Nitrogen sputtering yields as high as 2×103 N / ion are obtained by irradiating N-rich-Cu3N films (N concentration (33±2) at.%) with Cu ions at energies in the range 10-42 MeV. The kinetics of N sputtering as a function of ion fluence is determined at several energies (stopping powers) for films deposited on both, glass and silicon substrates. The kinetic curves show a three stage-behaviour: an initial inhibition stage I of low sputtering yield, followed by a more extended linear region II that finally reaches a saturation stage III at a low remaining nitrogen fraction (5-10 %). For the case of silicon substrates the contribution of the initial stage is not significant. The sputtering rate of stage II is found to be independent of the substrate and to linearly increase with electronic stopping power (Se). A Se threshold for nitrogen depletion of ~3.4 keV/nm is estimated. Experimental kinetic data are successfully analysed within the bulk molecular recombination model. All features are in accordance with electronic excitation mechanisms, showing for the first time evidence of the excitonic model.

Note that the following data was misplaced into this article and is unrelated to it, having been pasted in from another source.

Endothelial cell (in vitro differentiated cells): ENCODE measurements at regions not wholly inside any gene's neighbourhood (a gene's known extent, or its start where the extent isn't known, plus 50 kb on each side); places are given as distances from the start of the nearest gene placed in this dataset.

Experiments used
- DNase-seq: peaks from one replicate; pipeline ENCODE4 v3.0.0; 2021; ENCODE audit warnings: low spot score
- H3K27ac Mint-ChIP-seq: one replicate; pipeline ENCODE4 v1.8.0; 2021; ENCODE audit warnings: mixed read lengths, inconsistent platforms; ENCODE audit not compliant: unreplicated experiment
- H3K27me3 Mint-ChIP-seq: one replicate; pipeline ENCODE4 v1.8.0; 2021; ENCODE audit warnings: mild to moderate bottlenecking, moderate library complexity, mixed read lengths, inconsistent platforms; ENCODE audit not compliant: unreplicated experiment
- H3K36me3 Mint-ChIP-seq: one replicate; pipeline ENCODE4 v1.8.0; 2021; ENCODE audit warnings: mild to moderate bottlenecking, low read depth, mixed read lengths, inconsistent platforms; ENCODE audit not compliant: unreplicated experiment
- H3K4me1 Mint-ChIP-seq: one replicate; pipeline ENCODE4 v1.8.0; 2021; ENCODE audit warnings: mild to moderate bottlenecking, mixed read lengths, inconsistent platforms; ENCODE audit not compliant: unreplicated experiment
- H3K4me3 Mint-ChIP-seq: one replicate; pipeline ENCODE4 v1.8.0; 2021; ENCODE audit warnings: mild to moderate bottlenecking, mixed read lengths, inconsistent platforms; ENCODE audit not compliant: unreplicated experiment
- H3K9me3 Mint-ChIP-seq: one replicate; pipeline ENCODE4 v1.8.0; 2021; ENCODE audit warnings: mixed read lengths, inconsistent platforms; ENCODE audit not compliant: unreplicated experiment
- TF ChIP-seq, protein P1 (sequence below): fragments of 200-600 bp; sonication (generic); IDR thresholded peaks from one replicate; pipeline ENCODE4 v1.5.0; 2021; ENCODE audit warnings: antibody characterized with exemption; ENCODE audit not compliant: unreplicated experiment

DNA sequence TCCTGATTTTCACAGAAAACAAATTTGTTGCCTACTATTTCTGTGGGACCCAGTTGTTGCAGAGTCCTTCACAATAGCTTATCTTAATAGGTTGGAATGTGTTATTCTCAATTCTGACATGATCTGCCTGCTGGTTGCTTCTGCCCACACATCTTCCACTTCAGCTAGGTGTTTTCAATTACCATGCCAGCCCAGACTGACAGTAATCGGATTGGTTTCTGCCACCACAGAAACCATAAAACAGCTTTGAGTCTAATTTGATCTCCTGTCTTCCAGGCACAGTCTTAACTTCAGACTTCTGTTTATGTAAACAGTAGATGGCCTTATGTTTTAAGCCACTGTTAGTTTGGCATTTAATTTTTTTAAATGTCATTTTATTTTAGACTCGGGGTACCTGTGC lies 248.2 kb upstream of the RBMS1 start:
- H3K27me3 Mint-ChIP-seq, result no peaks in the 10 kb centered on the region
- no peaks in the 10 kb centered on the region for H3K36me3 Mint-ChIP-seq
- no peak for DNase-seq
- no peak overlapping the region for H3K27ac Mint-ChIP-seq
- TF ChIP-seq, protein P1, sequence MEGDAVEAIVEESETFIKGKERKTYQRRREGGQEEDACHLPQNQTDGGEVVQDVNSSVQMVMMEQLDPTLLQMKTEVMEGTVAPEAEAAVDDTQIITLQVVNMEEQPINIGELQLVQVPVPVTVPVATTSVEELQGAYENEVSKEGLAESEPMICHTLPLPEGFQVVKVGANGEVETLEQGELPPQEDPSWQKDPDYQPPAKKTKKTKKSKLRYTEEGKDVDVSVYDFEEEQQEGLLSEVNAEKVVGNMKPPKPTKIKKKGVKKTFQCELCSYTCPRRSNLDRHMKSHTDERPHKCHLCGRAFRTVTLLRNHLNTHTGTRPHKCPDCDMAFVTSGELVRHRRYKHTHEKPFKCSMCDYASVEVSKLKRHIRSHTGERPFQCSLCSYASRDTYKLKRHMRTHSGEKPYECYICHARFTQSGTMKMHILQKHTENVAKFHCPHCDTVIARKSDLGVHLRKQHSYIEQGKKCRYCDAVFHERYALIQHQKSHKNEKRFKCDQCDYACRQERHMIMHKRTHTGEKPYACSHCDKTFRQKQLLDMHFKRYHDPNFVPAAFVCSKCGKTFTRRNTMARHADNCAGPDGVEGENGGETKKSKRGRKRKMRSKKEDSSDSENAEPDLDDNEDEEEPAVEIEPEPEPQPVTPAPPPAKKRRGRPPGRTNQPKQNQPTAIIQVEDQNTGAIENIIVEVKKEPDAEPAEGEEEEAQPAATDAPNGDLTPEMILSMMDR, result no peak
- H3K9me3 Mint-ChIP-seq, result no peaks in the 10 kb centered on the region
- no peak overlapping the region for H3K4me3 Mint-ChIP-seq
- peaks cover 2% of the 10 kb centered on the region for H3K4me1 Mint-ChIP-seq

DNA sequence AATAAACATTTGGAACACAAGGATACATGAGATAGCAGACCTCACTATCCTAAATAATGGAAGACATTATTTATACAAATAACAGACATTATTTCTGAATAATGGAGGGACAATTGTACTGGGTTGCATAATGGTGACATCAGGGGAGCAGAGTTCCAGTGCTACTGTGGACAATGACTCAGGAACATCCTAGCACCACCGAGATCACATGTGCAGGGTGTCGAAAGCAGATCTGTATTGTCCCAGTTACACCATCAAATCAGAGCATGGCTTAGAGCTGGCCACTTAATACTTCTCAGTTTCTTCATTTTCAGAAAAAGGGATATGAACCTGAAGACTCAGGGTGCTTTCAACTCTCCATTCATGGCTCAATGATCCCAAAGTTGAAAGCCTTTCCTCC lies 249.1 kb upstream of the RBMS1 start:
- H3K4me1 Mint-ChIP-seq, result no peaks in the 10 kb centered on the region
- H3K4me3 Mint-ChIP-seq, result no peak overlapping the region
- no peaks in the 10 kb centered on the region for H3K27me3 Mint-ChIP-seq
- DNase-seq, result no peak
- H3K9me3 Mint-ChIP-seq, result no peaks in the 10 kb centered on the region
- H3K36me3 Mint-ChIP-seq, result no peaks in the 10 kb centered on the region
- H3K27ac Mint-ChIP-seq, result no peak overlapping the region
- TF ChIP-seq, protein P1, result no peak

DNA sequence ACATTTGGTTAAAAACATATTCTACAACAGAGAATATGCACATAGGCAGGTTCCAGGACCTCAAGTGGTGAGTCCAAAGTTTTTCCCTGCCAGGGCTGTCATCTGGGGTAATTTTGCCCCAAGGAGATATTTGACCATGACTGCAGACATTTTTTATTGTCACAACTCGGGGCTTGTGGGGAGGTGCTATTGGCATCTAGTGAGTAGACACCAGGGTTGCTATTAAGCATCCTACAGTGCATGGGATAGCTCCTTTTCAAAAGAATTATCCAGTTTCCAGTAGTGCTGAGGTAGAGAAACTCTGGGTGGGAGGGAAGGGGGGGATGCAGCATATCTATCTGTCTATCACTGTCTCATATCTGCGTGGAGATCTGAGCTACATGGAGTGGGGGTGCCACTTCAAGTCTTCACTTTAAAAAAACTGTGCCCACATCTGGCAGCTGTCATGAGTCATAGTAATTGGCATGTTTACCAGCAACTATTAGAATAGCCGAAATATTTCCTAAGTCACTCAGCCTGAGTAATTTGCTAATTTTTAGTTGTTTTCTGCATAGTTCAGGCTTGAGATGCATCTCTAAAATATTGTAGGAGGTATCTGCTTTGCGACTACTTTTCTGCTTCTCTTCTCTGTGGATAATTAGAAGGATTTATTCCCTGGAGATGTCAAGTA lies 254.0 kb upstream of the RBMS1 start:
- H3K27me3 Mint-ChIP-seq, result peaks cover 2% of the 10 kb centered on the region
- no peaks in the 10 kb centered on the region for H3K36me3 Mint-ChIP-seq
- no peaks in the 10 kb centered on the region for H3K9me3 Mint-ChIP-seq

Keywords: Copper nitride, ion beam modification of materials, swift heavy ion irradiation, electronic sputtering

Publ.-Id: 16749 - Permalink


Atomic Layer Deposition of Aluminum and Titanium Phosphates
Hämäläinen, J.; Holopainen, J.; Munnik, F.; Heikkilä, M.; Ritala, M.; Leskelä, M.;
The atomic layer deposition (ALD) of phosphate containing thin films using reactions between metal halide and phosphorus source without any additional oxygen sources was examined. Two very common metal halides, AlCl3 and TiCl4, were used in conjunction with trimethyl phosphate (TMPO) to grow corresponding metal phosphate films. Aluminum phosphate thin films were deposited at temperatures between 150 and 400 °C while titanium phosphate films grew between 275 and 450 °C. Amorphous films of Al2.6PO7.0 and Al1.6PO5.6 were deposited at 200 and 300 °C, respectively, while the amorphous titanium phosphate films deposited at 300 and 400 °C consisted of Ti0.8PO3.9 and Ti0.6PO3.5 (Ti1.2P2O7). The films were analyzed using high temperature XRD to study the crystallization and stability of the deposited films. Also the surface morphology of the annealed films was examined by FESEM.